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Thursday, 21 March, 2002, 16:18 GMT
Baxter: How I blew Olympic glory
British skier Alain Baxter has revealed how a moment's confusion over a sinus inhaler led to a failed drugs test and his disqualification from the Olympics.
The Scottish skier had finished third in the slalom at Salt Lake City - the first ever podium finish for a British competitor in an alpine event.
But two days after the event, as he was celebrating his achievement in his home village of Aviemore, Baxter took a call to say he had tested positive for drugs.
On Thursday, breaking his silence for the first time since he found out about his positive test, the skier outlined the sequence of events which led to his fall from grace.
"We got to Park City (in Utah) where we were staying and the next afternoon we had meetings with BOA doctors to clear any medication we were taking, if any.
"I had some sleeping tablets, that was the only thing and they were cleared a couple of days later," he said.
Baxter said that was when his coach Christian Schwaiger decided to go out and buy a humidifier to enable the skier and younger brother Noel to sleep easier in the hotel room they were sharing.
"While he was getting this humidifier I asked if he would pick me up a Vicks inhaler because my nose was blocked and I wasn't sleeping so well," Baxter revealed.
"He actually came back with a sinex, which is a liquid rather than a stick which you just inhale.
"I didn't like that so much - it's not as comfortable to use - but that was also cleared by the doctors."
Baxter then crashed during training and took the following day off - spending it shopping in Park City which is around 30 minutes away from Olympic venue Salt Lake City.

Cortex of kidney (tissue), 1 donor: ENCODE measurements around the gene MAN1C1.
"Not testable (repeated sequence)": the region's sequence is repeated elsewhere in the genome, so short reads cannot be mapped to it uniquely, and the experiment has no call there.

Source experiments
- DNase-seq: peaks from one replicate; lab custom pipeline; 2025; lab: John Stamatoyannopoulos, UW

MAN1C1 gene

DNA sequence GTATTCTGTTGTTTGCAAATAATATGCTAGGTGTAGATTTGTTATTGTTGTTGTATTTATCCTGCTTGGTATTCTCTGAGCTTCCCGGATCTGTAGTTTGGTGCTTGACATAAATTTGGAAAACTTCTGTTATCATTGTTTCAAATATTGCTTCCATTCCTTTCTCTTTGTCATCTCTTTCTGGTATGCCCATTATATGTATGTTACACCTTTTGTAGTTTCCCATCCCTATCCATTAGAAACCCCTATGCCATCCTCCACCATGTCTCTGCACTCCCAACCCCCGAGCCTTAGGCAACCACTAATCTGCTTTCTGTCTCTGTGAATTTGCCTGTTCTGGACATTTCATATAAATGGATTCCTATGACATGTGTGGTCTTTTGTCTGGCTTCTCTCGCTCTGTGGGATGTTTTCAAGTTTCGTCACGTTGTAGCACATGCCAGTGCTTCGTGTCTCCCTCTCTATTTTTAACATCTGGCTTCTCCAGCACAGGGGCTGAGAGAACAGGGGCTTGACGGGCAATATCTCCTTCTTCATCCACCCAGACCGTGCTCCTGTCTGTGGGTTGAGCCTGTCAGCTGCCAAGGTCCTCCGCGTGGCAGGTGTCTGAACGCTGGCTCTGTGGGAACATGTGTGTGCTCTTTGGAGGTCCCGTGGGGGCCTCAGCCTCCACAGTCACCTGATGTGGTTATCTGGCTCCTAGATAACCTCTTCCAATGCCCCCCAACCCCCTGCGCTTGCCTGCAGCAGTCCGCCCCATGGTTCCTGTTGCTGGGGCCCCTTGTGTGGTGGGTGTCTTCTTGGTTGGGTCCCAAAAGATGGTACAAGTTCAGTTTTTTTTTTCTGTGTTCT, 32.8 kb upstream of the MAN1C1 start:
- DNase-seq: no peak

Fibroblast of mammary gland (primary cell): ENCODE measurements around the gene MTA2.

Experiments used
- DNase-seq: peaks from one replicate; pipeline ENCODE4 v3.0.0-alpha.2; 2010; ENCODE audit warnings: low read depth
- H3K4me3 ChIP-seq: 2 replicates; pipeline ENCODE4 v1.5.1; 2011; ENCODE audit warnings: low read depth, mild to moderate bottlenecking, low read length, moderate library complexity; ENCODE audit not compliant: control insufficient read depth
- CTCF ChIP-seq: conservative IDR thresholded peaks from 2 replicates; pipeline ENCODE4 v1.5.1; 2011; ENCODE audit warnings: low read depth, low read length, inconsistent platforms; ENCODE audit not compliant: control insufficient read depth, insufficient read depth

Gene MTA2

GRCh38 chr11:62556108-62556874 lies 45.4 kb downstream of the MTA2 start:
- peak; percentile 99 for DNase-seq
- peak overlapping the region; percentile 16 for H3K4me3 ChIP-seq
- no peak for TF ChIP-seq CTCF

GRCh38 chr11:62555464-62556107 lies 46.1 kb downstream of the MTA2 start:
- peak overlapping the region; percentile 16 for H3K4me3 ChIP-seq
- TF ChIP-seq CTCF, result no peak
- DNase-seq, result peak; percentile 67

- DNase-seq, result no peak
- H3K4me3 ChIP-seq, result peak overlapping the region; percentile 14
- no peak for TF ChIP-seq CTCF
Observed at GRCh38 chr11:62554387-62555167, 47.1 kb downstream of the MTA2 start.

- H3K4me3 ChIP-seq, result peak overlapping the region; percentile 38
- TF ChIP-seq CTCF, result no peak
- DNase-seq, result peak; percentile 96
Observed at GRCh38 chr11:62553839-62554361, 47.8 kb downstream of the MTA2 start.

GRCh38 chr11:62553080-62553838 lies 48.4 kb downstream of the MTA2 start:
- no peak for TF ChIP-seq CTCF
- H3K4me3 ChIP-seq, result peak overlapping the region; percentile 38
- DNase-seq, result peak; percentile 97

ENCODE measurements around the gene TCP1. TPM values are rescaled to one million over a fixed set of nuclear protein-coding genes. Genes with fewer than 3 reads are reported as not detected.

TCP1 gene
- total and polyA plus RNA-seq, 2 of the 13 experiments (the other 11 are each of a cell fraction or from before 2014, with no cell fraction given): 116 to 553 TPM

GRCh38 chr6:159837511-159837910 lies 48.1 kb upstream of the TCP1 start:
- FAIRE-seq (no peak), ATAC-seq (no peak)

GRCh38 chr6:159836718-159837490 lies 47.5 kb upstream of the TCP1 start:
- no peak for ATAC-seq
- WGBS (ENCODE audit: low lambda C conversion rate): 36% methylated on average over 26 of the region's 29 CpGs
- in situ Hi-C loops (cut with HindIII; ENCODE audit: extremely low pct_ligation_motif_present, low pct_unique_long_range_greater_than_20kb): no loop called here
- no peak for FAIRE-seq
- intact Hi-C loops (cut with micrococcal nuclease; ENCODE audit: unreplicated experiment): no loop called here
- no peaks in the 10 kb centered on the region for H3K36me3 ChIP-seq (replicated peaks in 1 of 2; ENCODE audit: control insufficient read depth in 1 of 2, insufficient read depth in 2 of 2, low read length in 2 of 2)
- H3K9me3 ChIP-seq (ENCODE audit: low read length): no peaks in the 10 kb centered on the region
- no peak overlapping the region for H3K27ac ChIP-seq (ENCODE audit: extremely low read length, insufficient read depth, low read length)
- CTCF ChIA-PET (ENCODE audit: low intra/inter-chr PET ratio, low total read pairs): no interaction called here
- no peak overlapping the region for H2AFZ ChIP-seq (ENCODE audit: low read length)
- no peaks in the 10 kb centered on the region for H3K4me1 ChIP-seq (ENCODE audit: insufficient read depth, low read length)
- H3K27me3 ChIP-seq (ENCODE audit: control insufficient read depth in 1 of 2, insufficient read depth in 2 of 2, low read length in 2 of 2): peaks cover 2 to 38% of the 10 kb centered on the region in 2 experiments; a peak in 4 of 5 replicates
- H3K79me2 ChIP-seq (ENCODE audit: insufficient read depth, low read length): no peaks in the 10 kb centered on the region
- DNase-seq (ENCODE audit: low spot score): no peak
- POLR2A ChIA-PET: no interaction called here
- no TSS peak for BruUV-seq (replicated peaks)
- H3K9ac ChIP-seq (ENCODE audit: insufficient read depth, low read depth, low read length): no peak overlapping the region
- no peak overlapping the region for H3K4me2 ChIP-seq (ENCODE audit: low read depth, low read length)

"I got food and some videos and then went to the chemist part of the supermarket.
"All that time it never crossed my mind that it would be different from the British one. So in my mind I had no reason to get it checked, I didn't think I was doing anything wrong."
Baxter produced the inhaler he bought in America and the British version at his press conference - at Shoeless Joe's sports bar in London's Embankment.
He then challenged journalists to tell them apart.
"I don't know if you would be able to tell the difference, I've got the British one in my right hand, the American one in my left," said the skier, brandishing the sticks.
He went on: "After the race was finished we were all supposed to go and do a urine sample for the doping control.
"That was no problem, I did my sample. You have to put down on a list what you've been taking and I put down the sleeping tablets that were cleared but once again I didn't even think to put the Vicks inhaler down."
He continued after producing his sample to a celebratory party - but two days later took the fateful call which would change everything.
"I had no idea what this positive sample could be," Baxter said.
Unfortunately, he knows all too well now.
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